The War of 1812 Magazine
Issue 4: September 2006
THE HARD SCHOOL OF WAR
A COLLECTIVE BIBLIOGRAPHY OF THE GENERAL OFFICERS OF THE UNITED STATES ARMY IN THE WAR OF 1812
By Donald E. Graves
PART III: THE CLASS OF 1814
With the exception of Daniel Parker who was clearly a bureaucratic appointment, most of the Class of 1814 were combat veterans with proven records and they were also much younger than their predecessors. War is truly a young man's calling and the average age of an American general commissioned in 1814 was 34, down radically from the average of 55 for the Class of 1812 and substantially lower than the average of 41 for the Class of 1813. As a group, the Class of 1814 was dominated by officers of the prewar army, seven of the nine new generals were regular soldiers who had seen action in the war, among them a Military Academy graduate (Swift) and an officer who had both studied and lectured at the Academy (Macomb) The two non-regulars were militia general Andrew Jackson, a successful frontier fighter, and Eleazar Ripley, a good wartime officer who had been appointed to regimental command from civilian life in 1812. The Class of 1814 can be characterized as young and experienced soldiers who were promoted on merit. They were the survivors of the ruthless process of elimination that is war and almost all performed well in command -- thes Class of 1814 were the "fighting generals" of Pike's prediction, which finally came to pass. The members of the Class of 1814 were as follows.
Daniel Bissell (1769-1833)
Daniel Bissell entered the army in 1792 as an ensign. Prior to the war, his promotion was slow but steady: lieutenant in 1794, captain in 1799 and lieutenant-colonel in 1808. In 1812, Bissell was promoted colonel and given command of the 5th Infantry with which he served -- and served well -- in the north until March 1814 when he was promoted brigadier-general and assigned a brigade in Izard's Right Division at Plattsburgh. He commanded this brigade throughout 1814 and won a tactical draw at the small action fought at Lyon's Creek or Cooks' Mills, Canada, on 19 October 1814. This was his only experience with independent command but it does not seem to have been a positive one as he was granted leave because of "nervousness" and saw no more action during the war.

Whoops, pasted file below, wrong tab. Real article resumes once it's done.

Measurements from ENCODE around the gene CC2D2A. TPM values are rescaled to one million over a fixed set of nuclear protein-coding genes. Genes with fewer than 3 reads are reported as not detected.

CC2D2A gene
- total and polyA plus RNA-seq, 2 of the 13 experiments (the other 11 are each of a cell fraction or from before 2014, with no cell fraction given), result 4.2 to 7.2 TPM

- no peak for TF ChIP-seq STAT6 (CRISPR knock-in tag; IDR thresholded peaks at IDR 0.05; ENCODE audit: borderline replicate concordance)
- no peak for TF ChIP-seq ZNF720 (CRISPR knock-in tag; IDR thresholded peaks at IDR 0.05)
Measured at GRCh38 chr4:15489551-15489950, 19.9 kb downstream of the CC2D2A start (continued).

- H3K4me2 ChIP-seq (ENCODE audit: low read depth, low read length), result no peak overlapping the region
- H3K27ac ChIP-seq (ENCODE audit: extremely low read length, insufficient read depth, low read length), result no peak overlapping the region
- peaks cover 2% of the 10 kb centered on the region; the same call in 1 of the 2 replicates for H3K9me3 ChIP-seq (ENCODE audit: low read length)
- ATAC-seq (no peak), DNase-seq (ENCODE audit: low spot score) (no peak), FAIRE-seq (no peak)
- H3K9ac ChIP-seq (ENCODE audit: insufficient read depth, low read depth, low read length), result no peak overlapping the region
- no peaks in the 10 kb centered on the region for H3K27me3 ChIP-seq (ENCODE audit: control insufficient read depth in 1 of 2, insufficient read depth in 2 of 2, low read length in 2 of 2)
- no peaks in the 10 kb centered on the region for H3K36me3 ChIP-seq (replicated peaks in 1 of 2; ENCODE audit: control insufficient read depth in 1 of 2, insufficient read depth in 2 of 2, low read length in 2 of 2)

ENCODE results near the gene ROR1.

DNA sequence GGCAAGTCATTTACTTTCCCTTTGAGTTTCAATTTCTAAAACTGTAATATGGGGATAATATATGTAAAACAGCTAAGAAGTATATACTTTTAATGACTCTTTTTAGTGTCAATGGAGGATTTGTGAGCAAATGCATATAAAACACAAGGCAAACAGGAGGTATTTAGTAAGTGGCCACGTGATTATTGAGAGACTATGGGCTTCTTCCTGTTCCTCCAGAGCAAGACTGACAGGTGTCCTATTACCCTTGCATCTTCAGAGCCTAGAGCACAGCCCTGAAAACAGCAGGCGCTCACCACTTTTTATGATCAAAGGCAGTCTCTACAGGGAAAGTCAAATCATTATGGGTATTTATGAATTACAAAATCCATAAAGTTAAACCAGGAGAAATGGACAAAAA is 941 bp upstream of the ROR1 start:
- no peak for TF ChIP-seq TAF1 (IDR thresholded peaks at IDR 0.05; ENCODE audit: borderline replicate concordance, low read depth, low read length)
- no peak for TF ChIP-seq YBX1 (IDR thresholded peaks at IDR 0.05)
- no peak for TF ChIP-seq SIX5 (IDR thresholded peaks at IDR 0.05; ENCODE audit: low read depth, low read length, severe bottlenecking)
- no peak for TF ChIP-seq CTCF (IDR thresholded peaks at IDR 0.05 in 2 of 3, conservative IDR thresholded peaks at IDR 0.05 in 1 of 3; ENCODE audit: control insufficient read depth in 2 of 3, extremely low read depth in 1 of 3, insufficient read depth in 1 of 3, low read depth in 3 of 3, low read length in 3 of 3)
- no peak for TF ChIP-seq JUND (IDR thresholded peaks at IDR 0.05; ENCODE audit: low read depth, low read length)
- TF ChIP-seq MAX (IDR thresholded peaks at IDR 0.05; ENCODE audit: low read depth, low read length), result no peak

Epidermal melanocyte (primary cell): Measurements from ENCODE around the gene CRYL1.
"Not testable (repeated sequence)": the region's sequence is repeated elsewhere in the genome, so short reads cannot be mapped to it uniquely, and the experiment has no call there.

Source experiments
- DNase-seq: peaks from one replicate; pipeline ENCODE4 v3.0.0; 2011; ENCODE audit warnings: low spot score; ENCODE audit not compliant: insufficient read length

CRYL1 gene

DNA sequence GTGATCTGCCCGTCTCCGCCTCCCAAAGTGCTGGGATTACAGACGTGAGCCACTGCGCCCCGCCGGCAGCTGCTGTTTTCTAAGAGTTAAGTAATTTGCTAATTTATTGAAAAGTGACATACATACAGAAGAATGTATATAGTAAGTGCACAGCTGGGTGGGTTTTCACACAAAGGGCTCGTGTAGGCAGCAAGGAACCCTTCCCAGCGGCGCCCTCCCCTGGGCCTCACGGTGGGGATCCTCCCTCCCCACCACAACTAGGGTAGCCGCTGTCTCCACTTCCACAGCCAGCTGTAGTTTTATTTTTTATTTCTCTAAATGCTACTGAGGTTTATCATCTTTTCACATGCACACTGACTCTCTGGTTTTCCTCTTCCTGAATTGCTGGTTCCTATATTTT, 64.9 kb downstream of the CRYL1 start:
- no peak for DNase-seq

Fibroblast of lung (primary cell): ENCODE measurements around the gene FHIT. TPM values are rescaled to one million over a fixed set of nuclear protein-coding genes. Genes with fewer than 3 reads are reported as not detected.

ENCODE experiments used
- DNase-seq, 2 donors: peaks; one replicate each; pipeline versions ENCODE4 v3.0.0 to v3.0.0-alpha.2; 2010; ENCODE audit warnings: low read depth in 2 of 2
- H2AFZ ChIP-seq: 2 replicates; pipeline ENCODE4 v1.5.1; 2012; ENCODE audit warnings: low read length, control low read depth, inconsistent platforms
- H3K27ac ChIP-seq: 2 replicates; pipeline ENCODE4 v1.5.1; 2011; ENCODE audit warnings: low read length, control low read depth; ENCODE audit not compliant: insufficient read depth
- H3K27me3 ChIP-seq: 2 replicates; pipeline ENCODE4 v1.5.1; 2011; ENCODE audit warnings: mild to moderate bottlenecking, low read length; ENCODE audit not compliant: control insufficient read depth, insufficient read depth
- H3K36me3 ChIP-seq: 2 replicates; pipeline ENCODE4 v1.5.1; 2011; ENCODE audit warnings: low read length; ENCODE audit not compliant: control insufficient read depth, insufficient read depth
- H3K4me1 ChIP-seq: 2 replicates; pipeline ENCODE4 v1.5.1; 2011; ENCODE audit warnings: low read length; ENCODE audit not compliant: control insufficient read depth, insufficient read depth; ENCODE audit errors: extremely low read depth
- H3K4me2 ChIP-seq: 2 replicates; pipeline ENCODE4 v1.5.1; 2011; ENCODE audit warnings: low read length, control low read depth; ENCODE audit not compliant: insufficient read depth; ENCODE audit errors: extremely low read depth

Bissell was retained in the regular army in 1815 with the substantive rank of colonel but allowed the brevet rank of brigadier-general. He was honorably discharged in 1821.
Not enough is known about Daniel Bissell to make an accurate evaluation of his military abilities but, with the exception of his shakiness on the Niagara in 1814, he seems to have been a somewhat plodding but reliable soldier.
Edmund Pendleton Gaines (1777-1849)